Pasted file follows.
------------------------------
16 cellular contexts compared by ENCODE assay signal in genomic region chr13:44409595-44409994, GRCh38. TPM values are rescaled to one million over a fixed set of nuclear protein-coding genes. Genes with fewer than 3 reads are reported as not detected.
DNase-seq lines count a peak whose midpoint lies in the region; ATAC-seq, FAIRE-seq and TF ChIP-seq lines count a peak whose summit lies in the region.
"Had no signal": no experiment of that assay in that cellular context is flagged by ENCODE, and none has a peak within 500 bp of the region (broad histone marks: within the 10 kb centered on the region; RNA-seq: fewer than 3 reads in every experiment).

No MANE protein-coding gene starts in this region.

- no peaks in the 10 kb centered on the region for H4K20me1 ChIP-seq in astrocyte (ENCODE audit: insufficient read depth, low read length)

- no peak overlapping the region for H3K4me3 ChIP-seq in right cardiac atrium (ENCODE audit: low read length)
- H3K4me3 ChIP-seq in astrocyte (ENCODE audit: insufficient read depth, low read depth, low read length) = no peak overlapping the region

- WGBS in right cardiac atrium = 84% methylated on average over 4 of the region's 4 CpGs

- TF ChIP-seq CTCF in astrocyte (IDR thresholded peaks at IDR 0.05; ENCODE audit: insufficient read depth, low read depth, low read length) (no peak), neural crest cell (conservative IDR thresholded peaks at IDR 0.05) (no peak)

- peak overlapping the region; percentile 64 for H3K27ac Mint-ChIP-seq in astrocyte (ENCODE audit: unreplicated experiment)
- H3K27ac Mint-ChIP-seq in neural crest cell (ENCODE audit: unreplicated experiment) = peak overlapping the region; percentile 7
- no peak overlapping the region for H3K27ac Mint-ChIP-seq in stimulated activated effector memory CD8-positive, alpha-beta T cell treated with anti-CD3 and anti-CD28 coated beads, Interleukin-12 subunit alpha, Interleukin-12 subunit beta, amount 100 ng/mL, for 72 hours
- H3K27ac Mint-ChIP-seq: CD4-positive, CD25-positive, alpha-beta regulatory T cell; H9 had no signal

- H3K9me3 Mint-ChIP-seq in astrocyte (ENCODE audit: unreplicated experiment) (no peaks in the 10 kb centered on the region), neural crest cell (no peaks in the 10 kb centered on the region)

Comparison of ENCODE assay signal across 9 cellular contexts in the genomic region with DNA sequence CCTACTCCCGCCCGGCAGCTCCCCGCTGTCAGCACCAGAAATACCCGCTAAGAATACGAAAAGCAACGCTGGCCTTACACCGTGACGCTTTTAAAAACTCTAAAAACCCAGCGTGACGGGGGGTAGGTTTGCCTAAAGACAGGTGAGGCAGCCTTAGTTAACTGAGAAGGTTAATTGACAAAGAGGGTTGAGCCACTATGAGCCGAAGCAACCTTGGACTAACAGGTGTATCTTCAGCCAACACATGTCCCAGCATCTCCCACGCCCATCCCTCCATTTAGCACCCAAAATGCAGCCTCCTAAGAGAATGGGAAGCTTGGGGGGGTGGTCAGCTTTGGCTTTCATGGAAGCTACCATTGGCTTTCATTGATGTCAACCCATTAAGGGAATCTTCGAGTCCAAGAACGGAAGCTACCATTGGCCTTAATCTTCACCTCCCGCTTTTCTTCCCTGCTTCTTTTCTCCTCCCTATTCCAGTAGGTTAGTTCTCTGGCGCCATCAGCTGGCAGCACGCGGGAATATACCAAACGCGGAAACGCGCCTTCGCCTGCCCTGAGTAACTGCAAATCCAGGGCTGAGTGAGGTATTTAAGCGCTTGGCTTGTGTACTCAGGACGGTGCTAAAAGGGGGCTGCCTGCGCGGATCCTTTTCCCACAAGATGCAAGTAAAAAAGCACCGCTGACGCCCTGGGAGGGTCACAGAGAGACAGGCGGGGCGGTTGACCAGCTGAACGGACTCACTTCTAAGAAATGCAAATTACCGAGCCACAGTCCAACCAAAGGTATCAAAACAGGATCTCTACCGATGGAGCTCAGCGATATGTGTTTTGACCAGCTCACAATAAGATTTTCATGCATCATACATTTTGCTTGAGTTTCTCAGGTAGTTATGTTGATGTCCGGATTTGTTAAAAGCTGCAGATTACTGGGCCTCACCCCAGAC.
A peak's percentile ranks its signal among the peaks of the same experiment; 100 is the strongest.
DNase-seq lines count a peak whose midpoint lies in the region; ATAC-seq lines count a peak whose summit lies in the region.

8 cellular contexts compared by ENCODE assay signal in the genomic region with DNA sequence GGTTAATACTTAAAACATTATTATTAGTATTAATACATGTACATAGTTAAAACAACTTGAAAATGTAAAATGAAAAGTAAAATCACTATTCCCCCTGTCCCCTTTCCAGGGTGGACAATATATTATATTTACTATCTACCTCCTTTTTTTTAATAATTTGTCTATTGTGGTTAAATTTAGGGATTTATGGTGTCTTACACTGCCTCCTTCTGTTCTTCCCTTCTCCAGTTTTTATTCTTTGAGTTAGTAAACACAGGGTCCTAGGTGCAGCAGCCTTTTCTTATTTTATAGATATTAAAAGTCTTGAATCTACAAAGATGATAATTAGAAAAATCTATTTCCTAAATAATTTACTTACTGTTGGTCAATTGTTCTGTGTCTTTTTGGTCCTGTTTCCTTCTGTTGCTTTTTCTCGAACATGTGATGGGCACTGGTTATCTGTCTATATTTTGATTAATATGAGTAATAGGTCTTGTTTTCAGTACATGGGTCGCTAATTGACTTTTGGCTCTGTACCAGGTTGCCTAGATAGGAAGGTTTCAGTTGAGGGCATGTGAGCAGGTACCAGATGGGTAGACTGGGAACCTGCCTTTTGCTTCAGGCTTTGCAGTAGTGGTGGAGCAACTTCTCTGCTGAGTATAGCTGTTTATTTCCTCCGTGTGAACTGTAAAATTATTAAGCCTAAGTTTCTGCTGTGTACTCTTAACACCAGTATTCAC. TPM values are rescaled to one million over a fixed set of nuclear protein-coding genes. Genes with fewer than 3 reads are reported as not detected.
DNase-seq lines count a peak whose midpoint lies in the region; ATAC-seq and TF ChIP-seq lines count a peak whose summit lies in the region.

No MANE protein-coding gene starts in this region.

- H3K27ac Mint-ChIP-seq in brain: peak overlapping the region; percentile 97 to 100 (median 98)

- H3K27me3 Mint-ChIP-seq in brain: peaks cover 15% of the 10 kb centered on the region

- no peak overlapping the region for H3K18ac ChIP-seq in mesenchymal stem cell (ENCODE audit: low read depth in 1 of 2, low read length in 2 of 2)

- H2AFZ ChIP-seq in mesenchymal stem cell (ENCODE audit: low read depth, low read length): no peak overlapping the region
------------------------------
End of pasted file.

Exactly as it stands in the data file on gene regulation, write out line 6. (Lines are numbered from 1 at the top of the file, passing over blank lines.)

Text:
- no peak overlapping the region for H3K4me3 ChIP-seq in right cardiac atrium (ENCODE audit: low read length)